Prerequisites Both degreesMATH 112, 115; ENAS 151 or MATH 120 or higher; ENAS 130; B.S.PHYS 180, 181 or higher; B.A.PHYS 170, 171 or higher

Number of coursesB.S.—13 term courses beyond prereqs, incl senior req; B.A.—8 term courses beyond prereqs, incl senior req

Specific courses required B.S.ENAS 194; MATH 222 or 225; EENG 200, 201, 202, 203; B.A.—1 from ENAS 194MATH 222, or 225; EENG 200, 201, 202

Distribution of courses B.S.—6 electives approved by DUS, 3 at 400 level; B.A.—3 electives approved by DUS

Senior requirement B.S.—one-term research or design project (EENG 471 or 472 or, with permission of DUS, 481); B.A.—one-term research or design project (EENG 471 and/or 472)

Electrical engineering (EE) deals with the study and application of electricity, electronics, and electromagnetism, including such topics as digital computers, power engineering, telecommunications, control systems, radio-frequency engineering, signal processing, instrumentation, and microelectronics. Electrical engineers were responsible for inventing much of today’s sophisticated technology, such as the Internet, land and air transportation systems, medical devices, and many other modern features of everyday life. Yale electrical engineer graduates are highly respected and sought after for work not only in the engineering profession, but in business, start-up ventures, management consulting, investment banking, venture finance, medicine, and intellectual property law.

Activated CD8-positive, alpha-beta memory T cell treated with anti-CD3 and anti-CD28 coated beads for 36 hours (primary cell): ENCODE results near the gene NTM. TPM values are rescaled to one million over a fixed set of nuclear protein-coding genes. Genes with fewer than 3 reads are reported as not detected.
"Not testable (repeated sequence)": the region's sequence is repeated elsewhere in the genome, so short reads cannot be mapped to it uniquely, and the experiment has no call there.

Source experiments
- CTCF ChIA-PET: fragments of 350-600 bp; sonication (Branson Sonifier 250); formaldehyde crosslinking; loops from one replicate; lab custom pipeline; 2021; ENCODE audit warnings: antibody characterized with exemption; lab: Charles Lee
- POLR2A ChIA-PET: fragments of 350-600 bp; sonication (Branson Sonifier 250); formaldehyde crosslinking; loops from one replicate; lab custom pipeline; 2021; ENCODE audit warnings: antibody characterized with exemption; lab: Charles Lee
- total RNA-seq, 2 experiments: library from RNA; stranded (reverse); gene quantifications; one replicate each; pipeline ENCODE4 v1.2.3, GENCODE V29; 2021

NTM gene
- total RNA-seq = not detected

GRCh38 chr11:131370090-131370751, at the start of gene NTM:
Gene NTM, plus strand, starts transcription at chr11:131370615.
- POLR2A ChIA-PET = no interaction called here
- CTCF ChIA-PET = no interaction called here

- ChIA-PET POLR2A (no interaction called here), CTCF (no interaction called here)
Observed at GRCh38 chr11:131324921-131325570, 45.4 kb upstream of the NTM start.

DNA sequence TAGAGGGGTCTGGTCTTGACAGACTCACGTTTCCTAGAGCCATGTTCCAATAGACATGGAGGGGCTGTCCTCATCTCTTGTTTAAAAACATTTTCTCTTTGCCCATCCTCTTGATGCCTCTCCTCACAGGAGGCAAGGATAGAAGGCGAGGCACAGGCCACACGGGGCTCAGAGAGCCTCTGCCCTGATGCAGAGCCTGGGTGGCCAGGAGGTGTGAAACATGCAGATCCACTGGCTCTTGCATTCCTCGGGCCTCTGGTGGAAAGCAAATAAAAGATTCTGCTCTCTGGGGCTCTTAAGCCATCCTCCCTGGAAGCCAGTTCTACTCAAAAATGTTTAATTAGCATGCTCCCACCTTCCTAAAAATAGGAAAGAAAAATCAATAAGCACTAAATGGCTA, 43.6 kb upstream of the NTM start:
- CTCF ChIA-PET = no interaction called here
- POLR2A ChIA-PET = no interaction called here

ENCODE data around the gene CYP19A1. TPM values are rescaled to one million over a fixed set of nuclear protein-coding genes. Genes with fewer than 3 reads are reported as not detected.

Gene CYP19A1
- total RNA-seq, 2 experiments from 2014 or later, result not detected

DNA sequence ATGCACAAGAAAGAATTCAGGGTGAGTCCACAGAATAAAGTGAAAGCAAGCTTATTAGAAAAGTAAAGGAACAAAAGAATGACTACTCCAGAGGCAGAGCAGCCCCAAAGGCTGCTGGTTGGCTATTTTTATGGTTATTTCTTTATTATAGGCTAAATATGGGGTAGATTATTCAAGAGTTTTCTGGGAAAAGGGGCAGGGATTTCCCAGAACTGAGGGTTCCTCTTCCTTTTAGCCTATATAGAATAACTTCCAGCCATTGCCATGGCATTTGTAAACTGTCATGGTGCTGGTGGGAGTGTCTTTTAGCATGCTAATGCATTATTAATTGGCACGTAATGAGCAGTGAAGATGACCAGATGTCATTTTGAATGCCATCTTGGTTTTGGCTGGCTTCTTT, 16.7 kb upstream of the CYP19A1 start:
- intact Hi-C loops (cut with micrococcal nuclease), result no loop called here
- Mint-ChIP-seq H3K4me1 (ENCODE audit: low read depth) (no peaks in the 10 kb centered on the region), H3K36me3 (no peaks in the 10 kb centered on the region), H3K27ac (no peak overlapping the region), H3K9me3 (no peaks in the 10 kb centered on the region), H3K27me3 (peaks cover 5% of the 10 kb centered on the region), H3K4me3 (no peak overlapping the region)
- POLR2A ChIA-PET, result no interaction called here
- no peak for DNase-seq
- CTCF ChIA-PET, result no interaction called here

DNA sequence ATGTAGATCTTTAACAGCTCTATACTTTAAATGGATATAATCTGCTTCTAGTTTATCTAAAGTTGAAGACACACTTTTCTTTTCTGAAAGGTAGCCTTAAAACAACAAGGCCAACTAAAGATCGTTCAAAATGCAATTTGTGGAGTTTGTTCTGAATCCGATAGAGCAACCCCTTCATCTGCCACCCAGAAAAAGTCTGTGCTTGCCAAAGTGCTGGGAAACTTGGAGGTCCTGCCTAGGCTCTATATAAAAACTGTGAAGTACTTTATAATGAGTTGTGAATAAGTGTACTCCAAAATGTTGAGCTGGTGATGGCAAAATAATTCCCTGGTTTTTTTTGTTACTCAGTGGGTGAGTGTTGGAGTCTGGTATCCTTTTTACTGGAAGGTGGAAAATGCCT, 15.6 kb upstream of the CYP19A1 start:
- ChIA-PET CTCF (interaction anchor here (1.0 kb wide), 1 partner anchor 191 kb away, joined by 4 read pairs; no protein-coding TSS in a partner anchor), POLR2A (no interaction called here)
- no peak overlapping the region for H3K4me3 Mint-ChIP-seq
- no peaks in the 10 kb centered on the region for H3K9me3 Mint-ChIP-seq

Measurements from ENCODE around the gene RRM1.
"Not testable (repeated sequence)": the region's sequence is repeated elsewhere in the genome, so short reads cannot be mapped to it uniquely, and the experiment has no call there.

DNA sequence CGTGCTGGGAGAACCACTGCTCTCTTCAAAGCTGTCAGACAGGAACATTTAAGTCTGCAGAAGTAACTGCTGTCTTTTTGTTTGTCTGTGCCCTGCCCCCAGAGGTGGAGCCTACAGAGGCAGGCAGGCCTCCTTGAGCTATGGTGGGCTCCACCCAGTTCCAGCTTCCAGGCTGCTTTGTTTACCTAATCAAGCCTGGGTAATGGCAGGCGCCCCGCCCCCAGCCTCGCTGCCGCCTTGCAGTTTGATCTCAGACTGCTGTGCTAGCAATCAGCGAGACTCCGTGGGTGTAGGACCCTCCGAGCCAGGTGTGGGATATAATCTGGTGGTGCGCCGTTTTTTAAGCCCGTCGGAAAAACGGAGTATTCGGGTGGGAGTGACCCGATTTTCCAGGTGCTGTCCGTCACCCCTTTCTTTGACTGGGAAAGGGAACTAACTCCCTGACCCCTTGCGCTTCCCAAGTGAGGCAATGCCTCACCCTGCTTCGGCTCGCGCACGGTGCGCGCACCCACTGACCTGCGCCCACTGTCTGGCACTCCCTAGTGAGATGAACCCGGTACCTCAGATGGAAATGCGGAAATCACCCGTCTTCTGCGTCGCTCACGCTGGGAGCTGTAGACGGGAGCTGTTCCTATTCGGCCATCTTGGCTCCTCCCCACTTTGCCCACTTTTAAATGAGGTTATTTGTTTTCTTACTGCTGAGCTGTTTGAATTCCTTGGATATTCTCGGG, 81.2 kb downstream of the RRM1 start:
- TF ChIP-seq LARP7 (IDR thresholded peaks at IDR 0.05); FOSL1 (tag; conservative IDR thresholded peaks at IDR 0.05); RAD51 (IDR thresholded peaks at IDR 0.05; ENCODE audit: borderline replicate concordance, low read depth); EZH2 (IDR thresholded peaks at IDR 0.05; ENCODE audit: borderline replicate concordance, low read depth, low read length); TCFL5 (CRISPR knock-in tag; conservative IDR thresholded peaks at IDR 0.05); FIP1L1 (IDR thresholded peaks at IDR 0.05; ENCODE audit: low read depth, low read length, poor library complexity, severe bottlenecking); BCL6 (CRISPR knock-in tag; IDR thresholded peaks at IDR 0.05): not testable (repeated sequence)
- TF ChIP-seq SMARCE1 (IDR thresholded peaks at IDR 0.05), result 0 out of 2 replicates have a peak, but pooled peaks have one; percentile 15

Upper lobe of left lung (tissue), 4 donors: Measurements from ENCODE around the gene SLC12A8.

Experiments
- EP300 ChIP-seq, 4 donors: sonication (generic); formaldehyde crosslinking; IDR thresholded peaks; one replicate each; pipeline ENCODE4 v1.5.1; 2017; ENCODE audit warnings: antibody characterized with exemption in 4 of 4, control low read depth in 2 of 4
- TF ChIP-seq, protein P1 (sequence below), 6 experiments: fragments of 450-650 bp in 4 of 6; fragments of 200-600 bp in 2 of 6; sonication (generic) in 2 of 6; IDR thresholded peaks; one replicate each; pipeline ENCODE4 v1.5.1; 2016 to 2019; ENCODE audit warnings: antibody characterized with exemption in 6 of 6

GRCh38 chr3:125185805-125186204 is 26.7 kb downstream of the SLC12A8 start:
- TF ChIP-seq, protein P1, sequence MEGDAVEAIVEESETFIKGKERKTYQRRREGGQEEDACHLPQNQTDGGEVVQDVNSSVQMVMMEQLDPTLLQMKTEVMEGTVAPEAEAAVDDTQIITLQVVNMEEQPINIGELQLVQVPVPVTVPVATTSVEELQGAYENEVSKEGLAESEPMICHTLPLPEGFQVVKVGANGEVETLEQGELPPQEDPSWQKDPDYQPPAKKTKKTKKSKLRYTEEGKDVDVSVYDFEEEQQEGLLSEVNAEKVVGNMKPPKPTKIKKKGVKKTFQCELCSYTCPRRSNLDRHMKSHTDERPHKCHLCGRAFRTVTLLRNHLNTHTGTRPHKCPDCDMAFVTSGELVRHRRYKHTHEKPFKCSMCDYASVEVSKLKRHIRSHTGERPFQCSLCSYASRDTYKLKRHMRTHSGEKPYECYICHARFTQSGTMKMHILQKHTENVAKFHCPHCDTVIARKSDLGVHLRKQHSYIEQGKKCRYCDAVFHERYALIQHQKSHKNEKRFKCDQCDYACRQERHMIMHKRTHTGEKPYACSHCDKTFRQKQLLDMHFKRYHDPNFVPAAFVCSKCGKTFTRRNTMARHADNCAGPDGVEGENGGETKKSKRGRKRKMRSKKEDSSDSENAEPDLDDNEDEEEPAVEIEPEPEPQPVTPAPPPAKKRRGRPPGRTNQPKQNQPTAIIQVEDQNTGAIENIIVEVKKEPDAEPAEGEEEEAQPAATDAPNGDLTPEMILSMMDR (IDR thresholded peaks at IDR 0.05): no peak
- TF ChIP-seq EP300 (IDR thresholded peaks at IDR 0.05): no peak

Four degree programs allow students to select the level of technical depth appropriate for their individual goals.

  1. The B.S. in Electrical Engineering is accredited by the Engineering Accreditation Commission of ABET, Inc., and is the department’s most intensive major program. Students are trained for engineering practice, and the curriculum culminates in a major team design project that incorporates engineering standards and realistic constraints. This program is appropriate for highly motivated students who have a strong interest in the engineering profession.
  2. The B.S. in Engineering Sciences (Electrical) requires a somewhat smaller number of courses than the ABET-accredited B.S. degree, in exchange for more flexibility in course selection. This program is appropriate for students who have interest in continuing either in the engineering profession or in other postgraduate options such as graduate or professional school.